SLOW MOE

Young readers will love the moment when Moe turns from snail to human child.

A sweet harangue against the failings of little siblings everywhere.

They are too slow; they are too messy; they take away too much attention from everyone, especially parents. As the protagonist lists little brother Moe’s failings, he appears as a giant snail placidly spooning Cheerios one by one into his mouth and leaving an impressive trail of slime and discarded items in his wake. However, when adults are not around, younger siblings can be fun. It is when the protagonist is alone with Moe that his joyful, exuberant, human-self emerges. Kid Moe runs fast, and his favorite game is tag. He also plays basketball and hopscotch, jumps rope, and climbs the monkey bars. The book is filled with wonderful details: Mom’s raised eyebrows, Dad’s striped socks and no shoes, and the protagonist’s fiercely crossed arms. Slow Moe the snail takes up at least a quarter of the couch, and the stairway carpet drips through the railings (or is that more slime?). Lent Roland, the French edition, publishes simultaneously, and Rachel Martinez’s translation offers some delights absent from the original, such as the title character’s contrast with his 11th-century literary forebear. In either language, the title character reminds readers that we are different people depending upon whom we are with and that familial relationships are complex and simple at the same time. Characters appear to be white.

Young readers will love the moment when Moe turns from snail to human child. (Picture book. 3-7)

Pub Date: Sept. 15, 2020

ISBN: 978-1-4598-2352-5

Page Count: 32

Publisher: Orca

Review Posted Online: June 15, 2020

Kirkus Reviews Issue: July 1, 2020

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HEY, DUCK!

A sweet, tender and charming experience to read aloud or together.

A clueless duckling tries to make a new friend.

He is confused by this peculiar-looking duck, who has a long tail, doesn’t waddle and likes to be alone. No matter how explicitly the creature denies he is a duck and announces that he is a cat, the duckling refuses to acknowledge the facts.  When this creature expresses complete lack of interest in playing puddle stomp, the little ducking goes off and plays on his own. But the cat is not without remorse for rejecting an offered friendship. Of course it all ends happily, with the two new friends enjoying each other’s company. Bramsen employs brief sentences and the simplest of rhymes to tell this slight tale. The two heroes are meticulously drawn with endearing, expressive faces and body language, and their feathers and fur appear textured and touchable. Even the detailed tree bark and grass seem three-dimensional. There are single- and double-page spreads, panels surrounded by white space and circular and oval frames, all in a variety of eye-pleasing juxtapositions. While the initial appeal is solidly visual, young readers will get the gentle message that friendship is not something to take for granted but is to be embraced with open arms—or paws and webbed feet.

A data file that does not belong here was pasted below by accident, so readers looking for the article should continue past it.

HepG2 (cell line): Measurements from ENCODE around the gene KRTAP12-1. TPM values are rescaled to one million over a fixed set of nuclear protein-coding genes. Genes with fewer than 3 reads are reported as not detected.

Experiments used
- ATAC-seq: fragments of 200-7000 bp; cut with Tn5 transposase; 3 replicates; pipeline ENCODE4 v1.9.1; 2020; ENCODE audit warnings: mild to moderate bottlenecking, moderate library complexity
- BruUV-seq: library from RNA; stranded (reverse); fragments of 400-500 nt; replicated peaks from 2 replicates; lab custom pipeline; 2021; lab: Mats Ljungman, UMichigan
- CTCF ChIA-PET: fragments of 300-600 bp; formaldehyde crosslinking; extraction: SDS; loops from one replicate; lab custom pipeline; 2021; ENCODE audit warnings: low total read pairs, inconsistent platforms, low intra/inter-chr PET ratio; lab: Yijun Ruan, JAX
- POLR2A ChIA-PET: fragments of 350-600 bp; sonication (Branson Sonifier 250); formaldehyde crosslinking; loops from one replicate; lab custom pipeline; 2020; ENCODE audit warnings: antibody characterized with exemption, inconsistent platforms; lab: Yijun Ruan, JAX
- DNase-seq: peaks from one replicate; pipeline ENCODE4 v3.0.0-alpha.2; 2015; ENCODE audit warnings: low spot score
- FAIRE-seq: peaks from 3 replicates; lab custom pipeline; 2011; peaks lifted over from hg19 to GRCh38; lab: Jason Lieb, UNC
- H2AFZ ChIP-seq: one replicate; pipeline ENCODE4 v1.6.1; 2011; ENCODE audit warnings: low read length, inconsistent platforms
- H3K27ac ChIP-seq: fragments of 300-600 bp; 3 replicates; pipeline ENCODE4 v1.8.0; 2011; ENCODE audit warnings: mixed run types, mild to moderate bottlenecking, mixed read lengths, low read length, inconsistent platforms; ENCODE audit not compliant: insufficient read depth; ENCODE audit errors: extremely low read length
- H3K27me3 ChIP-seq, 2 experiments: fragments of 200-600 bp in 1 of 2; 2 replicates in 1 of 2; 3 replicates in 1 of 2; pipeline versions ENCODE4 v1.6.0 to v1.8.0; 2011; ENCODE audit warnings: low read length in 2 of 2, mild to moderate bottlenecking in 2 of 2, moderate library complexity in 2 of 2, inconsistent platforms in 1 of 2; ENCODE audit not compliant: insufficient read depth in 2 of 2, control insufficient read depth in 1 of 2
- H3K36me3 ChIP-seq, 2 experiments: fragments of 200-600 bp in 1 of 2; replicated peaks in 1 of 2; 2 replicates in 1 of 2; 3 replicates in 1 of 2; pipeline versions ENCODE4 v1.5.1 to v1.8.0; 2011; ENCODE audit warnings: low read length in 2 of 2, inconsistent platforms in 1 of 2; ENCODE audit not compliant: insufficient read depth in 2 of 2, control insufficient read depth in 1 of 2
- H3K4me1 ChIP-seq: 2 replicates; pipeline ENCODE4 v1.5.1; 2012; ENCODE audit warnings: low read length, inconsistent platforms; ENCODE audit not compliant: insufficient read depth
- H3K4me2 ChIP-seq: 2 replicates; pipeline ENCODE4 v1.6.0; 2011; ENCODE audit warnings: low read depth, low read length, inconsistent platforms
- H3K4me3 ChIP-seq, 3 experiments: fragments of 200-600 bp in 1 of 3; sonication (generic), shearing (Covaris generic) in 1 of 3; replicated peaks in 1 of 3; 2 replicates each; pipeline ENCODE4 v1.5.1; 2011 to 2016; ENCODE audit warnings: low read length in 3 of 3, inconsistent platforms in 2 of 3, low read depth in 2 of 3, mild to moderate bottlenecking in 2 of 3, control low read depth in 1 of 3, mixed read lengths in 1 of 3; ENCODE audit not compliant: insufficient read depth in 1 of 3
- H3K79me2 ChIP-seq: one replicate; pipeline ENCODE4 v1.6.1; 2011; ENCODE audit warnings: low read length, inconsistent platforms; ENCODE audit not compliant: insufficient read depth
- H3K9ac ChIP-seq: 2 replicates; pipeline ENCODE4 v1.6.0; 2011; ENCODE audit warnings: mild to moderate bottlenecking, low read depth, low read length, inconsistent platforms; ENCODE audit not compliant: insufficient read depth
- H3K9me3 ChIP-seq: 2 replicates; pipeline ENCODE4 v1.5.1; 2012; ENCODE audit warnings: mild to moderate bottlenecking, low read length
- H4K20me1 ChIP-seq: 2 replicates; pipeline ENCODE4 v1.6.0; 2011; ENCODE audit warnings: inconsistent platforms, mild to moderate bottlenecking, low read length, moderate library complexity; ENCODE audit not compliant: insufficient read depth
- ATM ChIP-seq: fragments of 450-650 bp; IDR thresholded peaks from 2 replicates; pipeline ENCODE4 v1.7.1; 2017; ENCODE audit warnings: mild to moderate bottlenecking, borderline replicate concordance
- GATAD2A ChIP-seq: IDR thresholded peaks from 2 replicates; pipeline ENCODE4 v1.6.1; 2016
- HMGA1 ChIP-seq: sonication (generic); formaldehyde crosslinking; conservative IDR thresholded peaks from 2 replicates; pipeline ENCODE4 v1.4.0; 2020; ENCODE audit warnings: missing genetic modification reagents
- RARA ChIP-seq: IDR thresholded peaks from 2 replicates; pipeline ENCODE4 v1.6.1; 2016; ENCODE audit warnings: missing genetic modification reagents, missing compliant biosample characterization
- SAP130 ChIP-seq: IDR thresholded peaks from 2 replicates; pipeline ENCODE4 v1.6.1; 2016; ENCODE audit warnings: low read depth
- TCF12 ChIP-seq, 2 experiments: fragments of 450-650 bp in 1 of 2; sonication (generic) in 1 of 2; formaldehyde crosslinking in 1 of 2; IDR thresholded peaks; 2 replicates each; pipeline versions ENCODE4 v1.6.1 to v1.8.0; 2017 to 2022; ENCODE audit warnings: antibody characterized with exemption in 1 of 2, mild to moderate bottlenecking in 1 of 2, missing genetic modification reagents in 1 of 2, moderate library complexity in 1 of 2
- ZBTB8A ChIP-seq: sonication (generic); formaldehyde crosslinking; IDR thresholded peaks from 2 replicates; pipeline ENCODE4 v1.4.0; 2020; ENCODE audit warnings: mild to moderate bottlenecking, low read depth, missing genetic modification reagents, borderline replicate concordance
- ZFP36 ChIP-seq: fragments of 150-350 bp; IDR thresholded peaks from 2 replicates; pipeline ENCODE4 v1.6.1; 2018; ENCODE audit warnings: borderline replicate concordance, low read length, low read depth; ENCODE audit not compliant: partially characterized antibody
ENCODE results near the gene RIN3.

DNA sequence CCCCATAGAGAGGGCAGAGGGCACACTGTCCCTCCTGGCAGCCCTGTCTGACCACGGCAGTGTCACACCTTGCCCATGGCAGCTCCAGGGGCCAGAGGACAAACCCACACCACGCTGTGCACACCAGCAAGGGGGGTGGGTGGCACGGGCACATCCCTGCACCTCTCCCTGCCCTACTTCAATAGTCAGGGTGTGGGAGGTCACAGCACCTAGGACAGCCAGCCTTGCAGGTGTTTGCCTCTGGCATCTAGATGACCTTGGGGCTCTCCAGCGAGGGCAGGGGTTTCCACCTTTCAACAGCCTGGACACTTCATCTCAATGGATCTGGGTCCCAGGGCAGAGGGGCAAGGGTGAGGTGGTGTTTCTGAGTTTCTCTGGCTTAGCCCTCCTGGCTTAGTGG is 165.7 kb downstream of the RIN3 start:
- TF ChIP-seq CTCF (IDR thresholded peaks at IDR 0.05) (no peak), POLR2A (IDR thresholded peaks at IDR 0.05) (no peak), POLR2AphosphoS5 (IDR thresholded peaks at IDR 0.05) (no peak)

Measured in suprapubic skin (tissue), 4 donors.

A sweet, tender and charming experience to read aloud or together. (Picture book. 3-6)

Pub Date: Jan. 22, 2013

ISBN: 978-0-375-86990-7

Page Count: 40

Publisher: Random House

Review Posted Online: Nov. 13, 2012

Kirkus Reviews Issue: Dec. 1, 2012

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THE WONKY DONKEY

Hee haw.

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The print version of a knee-slapping cumulative ditty.

In the song, Smith meets a donkey on the road. It is three-legged, and so a “wonky donkey” that, on further examination, has but one eye and so is a “winky wonky donkey” with a taste for country music and therefore a “honky-tonky winky wonky donkey,” and so on to a final characterization as a “spunky hanky-panky cranky stinky-dinky lanky honky-tonky winky wonky donkey.” A free musical recording (of this version, anyway—the author’s website hints at an adults-only version of the song) is available from the publisher and elsewhere online. Even though the book has no included soundtrack, the sly, high-spirited, eye patch–sporting donkey that grins, winks, farts, and clumps its way through the song on a prosthetic metal hoof in Cowley’s informal watercolors supplies comical visual flourishes for the silly wordplay. Look for ready guffaws from young audiences, whether read or sung, though those attuned to disability stereotypes may find themselves wincing instead or as well.

Hee haw. (Picture book. 5-7)

Pub Date: May 1, 2010

ISBN: 978-0-545-26124-1

Page Count: 26

Publisher: Scholastic

Review Posted Online: Dec. 28, 2018

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